A small tree to 33 ft (10 in) high, with spreading branches, the guava is easy to recognize because of its smooth, thin, copper-colored bark that flakes off, showing the greenish layer beneath, and also because of the attractive, “bony” aspect of its trunk which may in time attain a diameter of 10 in (25 cm).
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Growing Guava from Seed Growing guava from seed may not produce a fruiting tree for up to eight years and the plants are not true to the parent. Therefore, cuttings and layering are more often used as propagation methods for guava fruit trees. Growing guava seeds, however, is a fun project and produces an interesting plant.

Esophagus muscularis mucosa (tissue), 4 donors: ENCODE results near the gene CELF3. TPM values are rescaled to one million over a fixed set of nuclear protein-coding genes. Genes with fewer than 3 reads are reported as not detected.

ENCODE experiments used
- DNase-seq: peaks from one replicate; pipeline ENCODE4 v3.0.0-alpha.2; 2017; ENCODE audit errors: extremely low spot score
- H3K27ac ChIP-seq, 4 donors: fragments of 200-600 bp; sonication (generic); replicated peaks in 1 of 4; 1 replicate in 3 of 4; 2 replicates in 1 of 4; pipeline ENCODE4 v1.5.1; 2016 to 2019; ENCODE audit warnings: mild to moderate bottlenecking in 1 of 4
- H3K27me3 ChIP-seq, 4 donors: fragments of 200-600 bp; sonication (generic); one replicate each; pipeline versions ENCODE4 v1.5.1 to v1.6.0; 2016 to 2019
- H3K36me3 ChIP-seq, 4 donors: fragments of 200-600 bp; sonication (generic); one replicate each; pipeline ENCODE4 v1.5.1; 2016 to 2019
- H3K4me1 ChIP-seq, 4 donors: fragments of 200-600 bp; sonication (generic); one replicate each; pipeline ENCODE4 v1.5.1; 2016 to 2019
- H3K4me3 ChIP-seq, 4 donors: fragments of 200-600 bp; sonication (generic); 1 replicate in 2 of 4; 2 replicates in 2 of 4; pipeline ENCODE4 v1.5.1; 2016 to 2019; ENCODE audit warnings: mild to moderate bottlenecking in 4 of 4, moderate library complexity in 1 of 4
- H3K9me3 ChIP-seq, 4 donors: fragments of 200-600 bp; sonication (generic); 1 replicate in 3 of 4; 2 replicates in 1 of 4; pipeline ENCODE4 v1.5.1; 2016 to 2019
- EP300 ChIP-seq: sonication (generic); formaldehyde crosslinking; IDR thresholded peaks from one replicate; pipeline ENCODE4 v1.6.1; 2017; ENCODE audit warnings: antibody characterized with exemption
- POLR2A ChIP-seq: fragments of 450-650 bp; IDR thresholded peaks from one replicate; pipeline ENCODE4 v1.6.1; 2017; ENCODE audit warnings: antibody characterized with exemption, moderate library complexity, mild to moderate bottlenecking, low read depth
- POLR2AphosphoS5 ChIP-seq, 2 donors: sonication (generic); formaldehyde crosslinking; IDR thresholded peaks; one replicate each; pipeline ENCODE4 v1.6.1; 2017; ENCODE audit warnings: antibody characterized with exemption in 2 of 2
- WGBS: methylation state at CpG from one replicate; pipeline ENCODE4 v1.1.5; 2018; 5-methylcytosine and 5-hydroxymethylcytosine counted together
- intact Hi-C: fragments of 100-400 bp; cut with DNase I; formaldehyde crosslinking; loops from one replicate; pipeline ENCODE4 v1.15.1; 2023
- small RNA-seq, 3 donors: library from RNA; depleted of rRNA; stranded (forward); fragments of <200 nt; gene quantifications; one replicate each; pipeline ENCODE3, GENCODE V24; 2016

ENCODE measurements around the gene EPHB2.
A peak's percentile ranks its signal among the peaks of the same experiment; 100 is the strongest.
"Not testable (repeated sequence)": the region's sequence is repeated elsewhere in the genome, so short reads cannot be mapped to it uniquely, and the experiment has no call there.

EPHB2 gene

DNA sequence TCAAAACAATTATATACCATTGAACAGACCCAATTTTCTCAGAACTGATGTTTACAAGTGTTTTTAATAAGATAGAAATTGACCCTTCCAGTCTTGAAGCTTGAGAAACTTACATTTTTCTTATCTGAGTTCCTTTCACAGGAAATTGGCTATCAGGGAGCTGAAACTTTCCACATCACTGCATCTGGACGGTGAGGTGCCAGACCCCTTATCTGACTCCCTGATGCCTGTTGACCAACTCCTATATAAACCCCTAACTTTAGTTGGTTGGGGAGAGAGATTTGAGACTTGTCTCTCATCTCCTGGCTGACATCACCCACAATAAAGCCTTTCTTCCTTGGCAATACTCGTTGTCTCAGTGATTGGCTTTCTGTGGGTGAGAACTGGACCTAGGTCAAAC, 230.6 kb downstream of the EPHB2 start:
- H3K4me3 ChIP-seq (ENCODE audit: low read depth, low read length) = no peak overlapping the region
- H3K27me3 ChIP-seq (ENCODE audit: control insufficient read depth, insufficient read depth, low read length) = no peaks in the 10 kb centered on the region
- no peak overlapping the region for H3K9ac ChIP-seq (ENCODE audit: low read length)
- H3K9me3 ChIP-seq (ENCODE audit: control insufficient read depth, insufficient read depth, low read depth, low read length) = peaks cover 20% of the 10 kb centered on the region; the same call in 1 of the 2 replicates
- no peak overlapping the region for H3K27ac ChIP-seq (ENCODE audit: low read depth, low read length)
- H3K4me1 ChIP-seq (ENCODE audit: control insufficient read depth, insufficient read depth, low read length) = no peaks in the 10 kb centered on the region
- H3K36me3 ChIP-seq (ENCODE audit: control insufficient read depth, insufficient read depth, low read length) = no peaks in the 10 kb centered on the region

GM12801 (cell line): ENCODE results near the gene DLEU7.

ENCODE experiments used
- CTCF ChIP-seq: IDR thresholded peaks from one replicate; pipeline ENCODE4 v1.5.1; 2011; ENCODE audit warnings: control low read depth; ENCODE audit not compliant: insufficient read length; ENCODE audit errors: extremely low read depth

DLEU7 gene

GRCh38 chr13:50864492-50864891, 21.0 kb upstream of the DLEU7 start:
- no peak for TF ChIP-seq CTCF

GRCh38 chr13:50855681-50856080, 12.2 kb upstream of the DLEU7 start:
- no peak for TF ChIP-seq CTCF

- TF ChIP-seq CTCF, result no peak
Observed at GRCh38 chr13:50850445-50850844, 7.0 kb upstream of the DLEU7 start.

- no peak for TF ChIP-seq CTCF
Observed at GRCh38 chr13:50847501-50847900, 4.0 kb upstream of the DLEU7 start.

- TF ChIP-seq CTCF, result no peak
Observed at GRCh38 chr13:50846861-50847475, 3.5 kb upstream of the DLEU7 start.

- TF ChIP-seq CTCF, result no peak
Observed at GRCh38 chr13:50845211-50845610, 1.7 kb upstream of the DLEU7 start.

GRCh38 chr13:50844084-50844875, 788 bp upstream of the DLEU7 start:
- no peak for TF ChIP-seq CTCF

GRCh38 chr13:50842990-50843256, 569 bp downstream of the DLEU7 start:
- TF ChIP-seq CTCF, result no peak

You need to harvest seed from a fresh guava and soak off the flesh. The seeds can remain usable for months, but germination can take up to eight weeks. Boil the seeds for five minutes prior to planting to soften the tough outside and encourage germination.
Caring for a Guava Tree If you are lucky enough to live in a region where guava plants grow outside, the tree should be planted in well-drained soil where its roots have room to spread.
Fertilize growing guavas every one to two months while young and then three to four times per year as the tree matures.
Guava trees need a high amount of nitrogen, phosphoric acid and potash, along with some magnesium for maximum fruit production.
Water frequently after planting and then keep mature trees moderately moist during the blooming and fruiting seasons. Once established, caring for a guava fruit tree is similar to any fruiting tree care.